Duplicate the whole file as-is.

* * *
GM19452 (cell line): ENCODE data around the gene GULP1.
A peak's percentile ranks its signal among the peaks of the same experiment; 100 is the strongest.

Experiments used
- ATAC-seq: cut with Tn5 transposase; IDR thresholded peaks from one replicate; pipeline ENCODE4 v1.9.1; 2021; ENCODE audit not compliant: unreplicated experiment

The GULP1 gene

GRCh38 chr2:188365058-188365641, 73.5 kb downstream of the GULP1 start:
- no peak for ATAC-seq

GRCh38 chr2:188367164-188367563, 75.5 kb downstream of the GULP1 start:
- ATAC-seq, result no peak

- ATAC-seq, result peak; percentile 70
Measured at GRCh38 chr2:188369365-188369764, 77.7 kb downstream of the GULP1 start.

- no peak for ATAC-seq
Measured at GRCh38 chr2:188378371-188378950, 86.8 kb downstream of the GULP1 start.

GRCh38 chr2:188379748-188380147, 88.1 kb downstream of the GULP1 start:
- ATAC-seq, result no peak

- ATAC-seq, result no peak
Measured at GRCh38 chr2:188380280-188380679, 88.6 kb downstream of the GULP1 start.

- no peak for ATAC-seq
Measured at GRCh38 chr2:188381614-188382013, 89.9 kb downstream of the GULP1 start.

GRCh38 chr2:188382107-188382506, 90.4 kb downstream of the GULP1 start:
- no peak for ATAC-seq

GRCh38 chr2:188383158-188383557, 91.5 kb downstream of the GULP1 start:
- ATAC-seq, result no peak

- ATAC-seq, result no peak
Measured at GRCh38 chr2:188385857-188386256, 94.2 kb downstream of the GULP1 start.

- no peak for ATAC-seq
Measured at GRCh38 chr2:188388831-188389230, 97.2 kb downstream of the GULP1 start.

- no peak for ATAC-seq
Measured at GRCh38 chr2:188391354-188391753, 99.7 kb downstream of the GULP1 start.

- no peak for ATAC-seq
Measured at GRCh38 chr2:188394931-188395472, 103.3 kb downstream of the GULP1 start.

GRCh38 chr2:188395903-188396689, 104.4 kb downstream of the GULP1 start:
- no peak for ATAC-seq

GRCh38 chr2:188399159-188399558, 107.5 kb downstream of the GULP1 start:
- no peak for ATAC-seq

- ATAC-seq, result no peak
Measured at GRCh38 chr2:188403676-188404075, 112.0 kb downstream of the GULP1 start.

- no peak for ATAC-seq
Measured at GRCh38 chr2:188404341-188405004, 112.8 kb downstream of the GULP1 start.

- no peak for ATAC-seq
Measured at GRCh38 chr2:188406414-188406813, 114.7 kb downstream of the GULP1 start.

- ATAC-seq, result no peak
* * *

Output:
GM19452 (cell line): ENCODE data around the gene GULP1.
A peak's percentile ranks its signal among the peaks of the same experiment; 100 is the strongest.

Experiments used
- ATAC-seq: cut with Tn5 transposase; IDR thresholded peaks from one replicate; pipeline ENCODE4 v1.9.1; 2021; ENCODE audit not compliant: unreplicated experiment

The GULP1 gene

GRCh38 chr2:188365058-188365641, 73.5 kb downstream of the GULP1 start:
- no peak for ATAC-seq

GRCh38 chr2:188367164-188367563, 75.5 kb downstream of the GULP1 start:
- ATAC-seq, result no peak

- ATAC-seq, result peak; percentile 70
Measured at GRCh38 chr2:188369365-188369764, 77.7 kb downstream of the GULP1 start.

- no peak for ATAC-seq
Measured at GRCh38 chr2:188378371-188378950, 86.8 kb downstream of the GULP1 start.

GRCh38 chr2:188379748-188380147, 88.1 kb downstream of the GULP1 start:
- ATAC-seq, result no peak

- ATAC-seq, result no peak
Measured at GRCh38 chr2:188380280-188380679, 88.6 kb downstream of the GULP1 start.

- no peak for ATAC-seq
Measured at GRCh38 chr2:188381614-188382013, 89.9 kb downstream of the GULP1 start.

GRCh38 chr2:188382107-188382506, 90.4 kb downstream of the GULP1 start:
- no peak for ATAC-seq

GRCh38 chr2:188383158-188383557, 91.5 kb downstream of the GULP1 start:
- ATAC-seq, result no peak

- ATAC-seq, result no peak
Measured at GRCh38 chr2:188385857-188386256, 94.2 kb downstream of the GULP1 start.

- no peak for ATAC-seq
Measured at GRCh38 chr2:188388831-188389230, 97.2 kb downstream of the GULP1 start.

- no peak for ATAC-seq
Measured at GRCh38 chr2:188391354-188391753, 99.7 kb downstream of the GULP1 start.

- no peak for ATAC-seq
Measured at GRCh38 chr2:188394931-188395472, 103.3 kb downstream of the GULP1 start.

GRCh38 chr2:188395903-188396689, 104.4 kb downstream of the GULP1 start:
- no peak for ATAC-seq

GRCh38 chr2:188399159-188399558, 107.5 kb downstream of the GULP1 start:
- no peak for ATAC-seq

- ATAC-seq, result no peak
Measured at GRCh38 chr2:188403676-188404075, 112.0 kb downstream of the GULP1 start.

- no peak for ATAC-seq
Measured at GRCh38 chr2:188404341-188405004, 112.8 kb downstream of the GULP1 start.

- no peak for ATAC-seq
Measured at GRCh38 chr2:188406414-188406813, 114.7 kb downstream of the GULP1 start.

- ATAC-seq, result no peak